Chauncey Devega argues that far too much attention is paid to the differences amongst the Republican candidates for the presidential nomination. He find their similarities to be much more important–and troubling. Here’s a bit from his typically long and tightly-reasoned post:
A focus on the horse-race narrative and an obsessive parsing of the differences between the 2016 Republican presidential primary candidates—and the reasons for their varying levels of success in Iowa—is potentially very dangerous because it risks overlooking the extreme, radical and dangerous right-wing policy proposals that unite the field.Almost all of the 2016 Republican presidential primary candidates share the following beliefs:
1. That the United States should bomb and kill many thousands of innocent people in the Middle East and elsewhere in order to supposedly stop the spread of ISIS and other terrorist organizations.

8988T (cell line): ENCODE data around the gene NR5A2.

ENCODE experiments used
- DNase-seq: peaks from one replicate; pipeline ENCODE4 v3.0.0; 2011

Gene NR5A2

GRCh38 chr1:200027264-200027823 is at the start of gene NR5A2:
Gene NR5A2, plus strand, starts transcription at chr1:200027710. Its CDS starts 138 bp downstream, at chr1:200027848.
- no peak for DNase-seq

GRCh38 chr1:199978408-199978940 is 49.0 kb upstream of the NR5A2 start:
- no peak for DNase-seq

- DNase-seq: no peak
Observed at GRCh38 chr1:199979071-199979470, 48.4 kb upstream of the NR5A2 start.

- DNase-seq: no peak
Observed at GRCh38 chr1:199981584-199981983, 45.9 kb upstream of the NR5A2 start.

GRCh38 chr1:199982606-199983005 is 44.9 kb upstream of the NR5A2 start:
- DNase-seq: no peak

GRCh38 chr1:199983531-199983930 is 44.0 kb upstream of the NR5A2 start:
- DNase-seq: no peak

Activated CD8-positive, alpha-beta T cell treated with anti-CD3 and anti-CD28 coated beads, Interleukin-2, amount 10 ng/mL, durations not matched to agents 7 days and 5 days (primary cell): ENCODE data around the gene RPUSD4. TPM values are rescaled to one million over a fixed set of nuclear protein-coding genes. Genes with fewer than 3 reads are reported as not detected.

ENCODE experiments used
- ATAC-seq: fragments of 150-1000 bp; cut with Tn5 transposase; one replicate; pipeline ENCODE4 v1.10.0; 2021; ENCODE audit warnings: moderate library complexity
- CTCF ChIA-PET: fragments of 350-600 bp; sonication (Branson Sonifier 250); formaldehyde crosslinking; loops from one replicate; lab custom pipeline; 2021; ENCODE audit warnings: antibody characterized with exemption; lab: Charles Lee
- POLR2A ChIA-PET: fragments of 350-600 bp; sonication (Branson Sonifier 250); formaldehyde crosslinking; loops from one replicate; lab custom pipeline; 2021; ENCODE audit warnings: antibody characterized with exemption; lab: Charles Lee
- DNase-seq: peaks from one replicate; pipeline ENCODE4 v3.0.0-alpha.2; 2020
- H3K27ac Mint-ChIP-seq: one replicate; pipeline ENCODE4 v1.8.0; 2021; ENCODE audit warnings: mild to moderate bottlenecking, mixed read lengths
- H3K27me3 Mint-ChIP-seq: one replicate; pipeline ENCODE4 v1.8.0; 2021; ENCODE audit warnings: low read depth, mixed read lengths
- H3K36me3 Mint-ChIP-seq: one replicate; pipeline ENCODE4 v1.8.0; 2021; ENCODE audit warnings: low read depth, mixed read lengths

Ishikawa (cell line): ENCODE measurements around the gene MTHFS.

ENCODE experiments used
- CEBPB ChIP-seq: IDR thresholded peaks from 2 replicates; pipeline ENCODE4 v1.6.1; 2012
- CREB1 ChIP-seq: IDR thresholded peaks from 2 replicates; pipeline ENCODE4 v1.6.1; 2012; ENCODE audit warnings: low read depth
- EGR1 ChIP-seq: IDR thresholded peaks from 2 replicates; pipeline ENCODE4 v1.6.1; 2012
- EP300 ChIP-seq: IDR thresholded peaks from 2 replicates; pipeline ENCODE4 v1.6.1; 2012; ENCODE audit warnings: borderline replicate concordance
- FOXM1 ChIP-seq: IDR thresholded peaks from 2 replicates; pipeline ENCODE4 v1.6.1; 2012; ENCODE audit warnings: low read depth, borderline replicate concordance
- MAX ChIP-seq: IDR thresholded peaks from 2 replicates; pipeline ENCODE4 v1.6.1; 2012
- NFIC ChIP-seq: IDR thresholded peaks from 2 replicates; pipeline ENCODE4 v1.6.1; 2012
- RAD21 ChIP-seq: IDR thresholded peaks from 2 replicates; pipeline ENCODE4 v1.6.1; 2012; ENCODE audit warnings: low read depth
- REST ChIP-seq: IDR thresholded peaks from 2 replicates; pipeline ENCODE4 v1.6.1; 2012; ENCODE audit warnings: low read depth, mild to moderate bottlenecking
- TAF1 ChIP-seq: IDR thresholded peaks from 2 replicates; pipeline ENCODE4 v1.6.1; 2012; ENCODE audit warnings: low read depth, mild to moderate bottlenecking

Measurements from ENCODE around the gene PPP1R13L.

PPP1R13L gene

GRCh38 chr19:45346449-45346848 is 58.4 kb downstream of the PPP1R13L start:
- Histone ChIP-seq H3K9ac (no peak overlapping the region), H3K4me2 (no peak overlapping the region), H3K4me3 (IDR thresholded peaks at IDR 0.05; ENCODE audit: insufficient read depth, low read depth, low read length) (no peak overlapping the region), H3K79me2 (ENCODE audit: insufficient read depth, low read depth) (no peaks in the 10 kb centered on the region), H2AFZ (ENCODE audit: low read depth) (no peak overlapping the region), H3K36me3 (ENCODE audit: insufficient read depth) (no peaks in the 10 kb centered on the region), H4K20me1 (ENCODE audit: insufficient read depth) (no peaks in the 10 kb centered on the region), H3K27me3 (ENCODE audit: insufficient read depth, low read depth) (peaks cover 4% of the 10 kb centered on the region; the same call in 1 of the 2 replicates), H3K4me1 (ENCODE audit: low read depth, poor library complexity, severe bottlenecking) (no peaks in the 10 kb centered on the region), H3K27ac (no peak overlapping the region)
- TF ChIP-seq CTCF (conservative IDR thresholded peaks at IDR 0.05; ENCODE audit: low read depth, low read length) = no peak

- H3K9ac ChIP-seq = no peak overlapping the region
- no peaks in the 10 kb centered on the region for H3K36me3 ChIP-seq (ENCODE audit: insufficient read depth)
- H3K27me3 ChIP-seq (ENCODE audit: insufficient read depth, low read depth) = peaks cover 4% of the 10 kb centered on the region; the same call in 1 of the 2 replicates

2. Torturing suspected terrorists—even though such acts are both immoral and ineffective in retrieving actionable intelligence information—is acceptable.
3. “God’s law” should supersede the United States Constitution.
4. They are anti-science and do not believe that global warming is a real, scientifically proven, empirical fact.
(Follow the link for the rest of the list)
The contemporary Republican Party is a radical political organization that has betrayed the core tenet of “conservatism,” what is a belief in stability in the face of radical change. To that end, movement conservatism seeks to undo the consensus politics of the World War II and post-World War II era because it views the great successes of the New Deal, the Great Society and the civil rights movement(s) as a threat to the excesses of unrestrained capitalism and white male power.
Noz looks for the on-line version of a New York Times article he read in print and can’t quite find it.
Second Son performed in a community theatre production of this show when he was a young ‘un. It’s quite a nice musical; it was Rogers and Hammerstein, for Pete’s sake. You can find the whole show–not the one he was in, the one that was on the telly vision–somewhere on that YouTube thingee.
Live theatre has its own magic. No two performances are alike.
One of the most curious things about the community theatre experience was watching teenagers do absolutely magically transcendent things on stage, things that made you forget that they were teenagers, then turn right back into teenagers when they returned to the green room . . . .